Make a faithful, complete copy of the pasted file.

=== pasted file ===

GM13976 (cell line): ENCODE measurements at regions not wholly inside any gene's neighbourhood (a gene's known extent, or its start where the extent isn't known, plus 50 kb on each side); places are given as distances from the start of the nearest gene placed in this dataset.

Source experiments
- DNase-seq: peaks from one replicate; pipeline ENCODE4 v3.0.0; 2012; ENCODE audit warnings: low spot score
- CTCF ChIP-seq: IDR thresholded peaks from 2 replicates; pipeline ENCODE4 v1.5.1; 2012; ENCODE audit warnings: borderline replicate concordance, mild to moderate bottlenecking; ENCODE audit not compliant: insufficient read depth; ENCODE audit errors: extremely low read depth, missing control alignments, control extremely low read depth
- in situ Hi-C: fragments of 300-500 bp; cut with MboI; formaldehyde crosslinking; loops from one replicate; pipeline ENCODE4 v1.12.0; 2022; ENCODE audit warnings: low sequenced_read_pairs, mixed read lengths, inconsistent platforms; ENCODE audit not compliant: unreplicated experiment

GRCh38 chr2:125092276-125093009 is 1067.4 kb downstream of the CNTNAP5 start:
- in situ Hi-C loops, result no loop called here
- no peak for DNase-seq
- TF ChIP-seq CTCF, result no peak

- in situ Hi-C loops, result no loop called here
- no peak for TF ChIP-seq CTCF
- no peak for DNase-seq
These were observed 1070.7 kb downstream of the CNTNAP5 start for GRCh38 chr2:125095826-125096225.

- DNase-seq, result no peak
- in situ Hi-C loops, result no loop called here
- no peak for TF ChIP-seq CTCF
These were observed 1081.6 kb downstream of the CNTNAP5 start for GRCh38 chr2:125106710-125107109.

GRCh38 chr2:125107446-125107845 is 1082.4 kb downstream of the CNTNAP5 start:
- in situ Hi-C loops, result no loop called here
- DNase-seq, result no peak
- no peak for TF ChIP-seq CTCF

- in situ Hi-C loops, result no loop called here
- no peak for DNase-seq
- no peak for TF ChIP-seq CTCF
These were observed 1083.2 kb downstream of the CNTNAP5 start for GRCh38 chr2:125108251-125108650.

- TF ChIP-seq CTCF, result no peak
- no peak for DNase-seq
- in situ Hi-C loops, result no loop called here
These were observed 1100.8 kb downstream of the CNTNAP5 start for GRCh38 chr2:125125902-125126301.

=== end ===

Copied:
GM13976 (cell line): ENCODE measurements at regions not wholly inside any gene's neighbourhood (a gene's known extent, or its start where the extent isn't known, plus 50 kb on each side); places are given as distances from the start of the nearest gene placed in this dataset.

Source experiments
- DNase-seq: peaks from one replicate; pipeline ENCODE4 v3.0.0; 2012; ENCODE audit warnings: low spot score
- CTCF ChIP-seq: IDR thresholded peaks from 2 replicates; pipeline ENCODE4 v1.5.1; 2012; ENCODE audit warnings: borderline replicate concordance, mild to moderate bottlenecking; ENCODE audit not compliant: insufficient read depth; ENCODE audit errors: extremely low read depth, missing control alignments, control extremely low read depth
- in situ Hi-C: fragments of 300-500 bp; cut with MboI; formaldehyde crosslinking; loops from one replicate; pipeline ENCODE4 v1.12.0; 2022; ENCODE audit warnings: low sequenced_read_pairs, mixed read lengths, inconsistent platforms; ENCODE audit not compliant: unreplicated experiment

GRCh38 chr2:125092276-125093009 is 1067.4 kb downstream of the CNTNAP5 start:
- in situ Hi-C loops, result no loop called here
- no peak for DNase-seq
- TF ChIP-seq CTCF, result no peak

- in situ Hi-C loops, result no loop called here
- no peak for TF ChIP-seq CTCF
- no peak for DNase-seq
These were observed 1070.7 kb downstream of the CNTNAP5 start for GRCh38 chr2:125095826-125096225.

- DNase-seq, result no peak
- in situ Hi-C loops, result no loop called here
- no peak for TF ChIP-seq CTCF
These were observed 1081.6 kb downstream of the CNTNAP5 start for GRCh38 chr2:125106710-125107109.

GRCh38 chr2:125107446-125107845 is 1082.4 kb downstream of the CNTNAP5 start:
- in situ Hi-C loops, result no loop called here
- DNase-seq, result no peak
- no peak for TF ChIP-seq CTCF

- in situ Hi-C loops, result no loop called here
- no peak for DNase-seq
- no peak for TF ChIP-seq CTCF
These were observed 1083.2 kb downstream of the CNTNAP5 start for GRCh38 chr2:125108251-125108650.

- TF ChIP-seq CTCF, result no peak
- no peak for DNase-seq
- in situ Hi-C loops, result no loop called here
These were observed 1100.8 kb downstream of the CNTNAP5 start for GRCh38 chr2:125125902-125126301.